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Introduction

Interpretive Principles and Practices

“What you believe about the Bible determines everything,” Kent Hughes was fond of saying to me as a College Church intern nearly a decade ago. He meant this not just in general terms, but specifically as it relates to preaching. If you believe the Bible to be the Word of God written, God’s words in human words, it should shape your entire approach to preaching. In other words, there are specific interpretive principles and practices that ought to flow naturally from one’s conviction about God’s Word. In this first section, our contributors invite us to reflect upon some of them: things such as listening carefully to the text of Scripture, approaching the study of a passage inductively, appreciating the historical dimensions of a biblical text, seeking to preach both Old and New Testaments as Christian Scripture, and being sensitive to the various genres of the Bible.

It should become clear as one reads these essays that if expository preaching is to be done well, certain habits of study need to be devel- oped and certain pitfalls, both practical and theoretical, need to be avoided. However, as important as right interpretation and interpre- tive methodology are for preaching, the ultimate criterion of success is faithfulness. This section of essays thus concludes on the right note with pastor John MacArthur helping us to hear once more Paul’s charge to Timothy: “Do your best to present yourself to God as one approved, a worker who has no need to be ashamed, rightly handling the word of truth” (2 Tim. 2:15).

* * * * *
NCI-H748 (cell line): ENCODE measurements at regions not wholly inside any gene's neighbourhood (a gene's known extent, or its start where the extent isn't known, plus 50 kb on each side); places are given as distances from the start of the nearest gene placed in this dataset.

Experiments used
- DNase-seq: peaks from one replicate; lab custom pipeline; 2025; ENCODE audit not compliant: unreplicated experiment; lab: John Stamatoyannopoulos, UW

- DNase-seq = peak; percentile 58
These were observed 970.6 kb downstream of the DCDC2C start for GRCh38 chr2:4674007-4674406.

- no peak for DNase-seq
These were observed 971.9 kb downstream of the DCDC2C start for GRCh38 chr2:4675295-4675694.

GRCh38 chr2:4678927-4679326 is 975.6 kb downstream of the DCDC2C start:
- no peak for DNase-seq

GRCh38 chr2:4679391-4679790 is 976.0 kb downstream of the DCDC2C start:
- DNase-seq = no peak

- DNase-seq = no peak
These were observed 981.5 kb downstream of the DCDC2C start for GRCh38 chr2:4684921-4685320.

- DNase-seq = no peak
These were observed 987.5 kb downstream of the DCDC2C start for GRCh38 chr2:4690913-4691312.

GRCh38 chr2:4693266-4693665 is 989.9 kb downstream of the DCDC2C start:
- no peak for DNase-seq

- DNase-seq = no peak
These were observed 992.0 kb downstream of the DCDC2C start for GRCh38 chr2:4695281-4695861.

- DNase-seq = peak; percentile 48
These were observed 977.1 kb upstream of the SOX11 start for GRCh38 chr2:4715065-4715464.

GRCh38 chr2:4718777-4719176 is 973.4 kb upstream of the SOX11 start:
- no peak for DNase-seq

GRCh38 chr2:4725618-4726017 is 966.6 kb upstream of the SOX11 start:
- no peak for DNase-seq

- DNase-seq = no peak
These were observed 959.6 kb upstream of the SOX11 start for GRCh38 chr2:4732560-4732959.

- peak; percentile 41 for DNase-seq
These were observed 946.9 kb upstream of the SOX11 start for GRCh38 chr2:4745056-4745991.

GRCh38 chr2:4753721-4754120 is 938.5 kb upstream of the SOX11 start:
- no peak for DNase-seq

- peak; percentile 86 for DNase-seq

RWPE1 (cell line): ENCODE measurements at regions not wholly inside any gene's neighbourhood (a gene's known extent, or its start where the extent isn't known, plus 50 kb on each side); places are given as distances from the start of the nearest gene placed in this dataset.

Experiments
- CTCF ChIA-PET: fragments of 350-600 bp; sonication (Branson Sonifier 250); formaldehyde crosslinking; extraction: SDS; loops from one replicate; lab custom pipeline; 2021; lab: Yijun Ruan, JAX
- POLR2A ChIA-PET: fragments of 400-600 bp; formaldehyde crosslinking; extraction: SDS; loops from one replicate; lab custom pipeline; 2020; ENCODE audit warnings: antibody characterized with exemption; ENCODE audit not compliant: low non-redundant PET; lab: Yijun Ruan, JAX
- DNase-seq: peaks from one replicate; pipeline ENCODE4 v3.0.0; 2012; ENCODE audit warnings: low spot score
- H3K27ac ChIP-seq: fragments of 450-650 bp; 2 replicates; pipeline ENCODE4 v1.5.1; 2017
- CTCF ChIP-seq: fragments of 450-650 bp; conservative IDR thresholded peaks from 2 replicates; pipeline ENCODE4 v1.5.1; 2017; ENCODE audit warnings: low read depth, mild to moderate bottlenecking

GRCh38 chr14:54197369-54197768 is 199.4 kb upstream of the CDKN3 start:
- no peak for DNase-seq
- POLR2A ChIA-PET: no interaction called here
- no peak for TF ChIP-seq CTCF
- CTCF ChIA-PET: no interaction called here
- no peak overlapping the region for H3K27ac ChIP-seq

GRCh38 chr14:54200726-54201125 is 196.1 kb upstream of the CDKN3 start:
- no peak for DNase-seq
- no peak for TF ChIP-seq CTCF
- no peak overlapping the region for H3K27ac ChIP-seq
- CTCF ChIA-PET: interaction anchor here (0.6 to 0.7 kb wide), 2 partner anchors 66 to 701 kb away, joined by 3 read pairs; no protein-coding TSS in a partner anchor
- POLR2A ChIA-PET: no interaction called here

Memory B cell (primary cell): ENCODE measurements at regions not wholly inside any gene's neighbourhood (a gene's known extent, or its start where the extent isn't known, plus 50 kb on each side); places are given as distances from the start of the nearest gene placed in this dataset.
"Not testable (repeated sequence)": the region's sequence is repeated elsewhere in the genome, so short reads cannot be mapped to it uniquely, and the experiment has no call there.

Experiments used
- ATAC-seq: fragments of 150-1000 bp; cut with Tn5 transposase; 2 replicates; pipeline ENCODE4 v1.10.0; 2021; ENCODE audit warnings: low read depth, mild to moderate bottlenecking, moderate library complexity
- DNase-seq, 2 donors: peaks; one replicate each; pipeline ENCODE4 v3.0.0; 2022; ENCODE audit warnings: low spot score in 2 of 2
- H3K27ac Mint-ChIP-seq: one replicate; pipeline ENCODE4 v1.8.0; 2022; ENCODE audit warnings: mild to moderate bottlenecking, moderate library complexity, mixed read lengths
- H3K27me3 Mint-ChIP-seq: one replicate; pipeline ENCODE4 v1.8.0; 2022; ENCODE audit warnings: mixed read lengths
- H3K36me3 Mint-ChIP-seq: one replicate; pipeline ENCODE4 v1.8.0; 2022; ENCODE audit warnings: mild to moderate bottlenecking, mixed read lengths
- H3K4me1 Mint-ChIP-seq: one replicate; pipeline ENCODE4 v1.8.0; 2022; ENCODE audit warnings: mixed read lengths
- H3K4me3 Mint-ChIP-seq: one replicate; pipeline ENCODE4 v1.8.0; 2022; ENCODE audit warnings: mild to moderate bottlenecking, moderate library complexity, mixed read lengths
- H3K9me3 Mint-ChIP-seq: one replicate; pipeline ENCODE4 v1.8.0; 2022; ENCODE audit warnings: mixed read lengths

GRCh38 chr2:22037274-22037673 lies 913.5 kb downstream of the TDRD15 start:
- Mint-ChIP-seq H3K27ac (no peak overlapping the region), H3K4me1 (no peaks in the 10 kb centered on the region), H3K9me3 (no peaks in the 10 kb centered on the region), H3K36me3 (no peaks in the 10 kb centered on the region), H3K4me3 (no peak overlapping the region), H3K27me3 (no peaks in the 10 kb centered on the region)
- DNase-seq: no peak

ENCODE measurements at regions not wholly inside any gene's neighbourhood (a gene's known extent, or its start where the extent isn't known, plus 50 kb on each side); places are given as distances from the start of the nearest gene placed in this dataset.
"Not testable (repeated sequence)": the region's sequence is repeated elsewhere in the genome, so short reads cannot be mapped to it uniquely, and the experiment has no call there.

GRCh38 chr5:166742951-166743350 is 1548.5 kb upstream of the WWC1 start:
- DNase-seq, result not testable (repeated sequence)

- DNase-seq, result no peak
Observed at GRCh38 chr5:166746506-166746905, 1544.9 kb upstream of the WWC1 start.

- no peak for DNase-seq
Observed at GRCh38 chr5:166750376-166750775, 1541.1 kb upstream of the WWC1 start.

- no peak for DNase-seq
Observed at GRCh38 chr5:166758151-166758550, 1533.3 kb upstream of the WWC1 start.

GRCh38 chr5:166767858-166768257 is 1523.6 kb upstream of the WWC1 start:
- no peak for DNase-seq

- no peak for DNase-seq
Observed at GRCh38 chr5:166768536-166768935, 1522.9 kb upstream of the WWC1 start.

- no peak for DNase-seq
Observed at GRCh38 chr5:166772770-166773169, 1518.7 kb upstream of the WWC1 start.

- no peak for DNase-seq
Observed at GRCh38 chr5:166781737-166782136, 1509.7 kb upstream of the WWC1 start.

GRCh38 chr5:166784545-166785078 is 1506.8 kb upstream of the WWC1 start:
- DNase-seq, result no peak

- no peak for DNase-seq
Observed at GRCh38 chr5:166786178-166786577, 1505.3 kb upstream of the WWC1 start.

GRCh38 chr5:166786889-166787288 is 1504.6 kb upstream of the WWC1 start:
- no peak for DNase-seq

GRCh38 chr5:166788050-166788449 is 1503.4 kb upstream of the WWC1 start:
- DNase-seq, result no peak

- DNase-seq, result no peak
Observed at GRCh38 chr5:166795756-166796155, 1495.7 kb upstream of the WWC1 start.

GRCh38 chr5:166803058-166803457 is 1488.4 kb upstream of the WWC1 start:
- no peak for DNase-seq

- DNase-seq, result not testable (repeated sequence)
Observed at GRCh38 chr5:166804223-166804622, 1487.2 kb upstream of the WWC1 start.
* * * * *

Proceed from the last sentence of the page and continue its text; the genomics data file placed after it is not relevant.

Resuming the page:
Biblical and Historical Paradigms

Thomas Kuhn’s Structure of Scientific Revolutions is arguably the most oft-cited work of the twentieth century. It is also responsible for inject- ing into our everyday parlance the term “paradigm.” A paradigm is a model. Our second section of essays provides us with a few paradigms, a few models for modern-day preachers. The first is a biblical one, the model of the rugged and indefatigable apostle Paul. Both Bruce Winter and Duane Litfin explore aspects of Paul’s gospel proclamation and set him up, as it were, as a pastoral paradigm for twenty-first-century preachers. Then, drawing upon the rich legacy of history, Wallace Benn and J. I. Packer offer us a glimpse into the lives of the great Puritan pas- tor Richard Baxter and the towering Anglican divine Charles Simeon. Baxter provides us, as Benn demonstrates, with a model of how the preacher’s pastoral care for his flock can enhance, rather than detract

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